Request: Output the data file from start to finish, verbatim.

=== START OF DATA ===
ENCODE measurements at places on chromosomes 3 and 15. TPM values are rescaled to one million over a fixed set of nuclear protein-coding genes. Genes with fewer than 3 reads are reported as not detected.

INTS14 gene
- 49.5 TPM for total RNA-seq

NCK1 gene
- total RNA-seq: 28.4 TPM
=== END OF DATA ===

ENCODE measurements at places on chromosomes 3 and 15. TPM values are rescaled to one million over a fixed set of nuclear protein-coding genes. Genes with fewer than 3 reads are reported as not detected.

INTS14 gene
- 49.5 TPM for total RNA-seq

NCK1 gene
- total RNA-seq: 28.4 TPM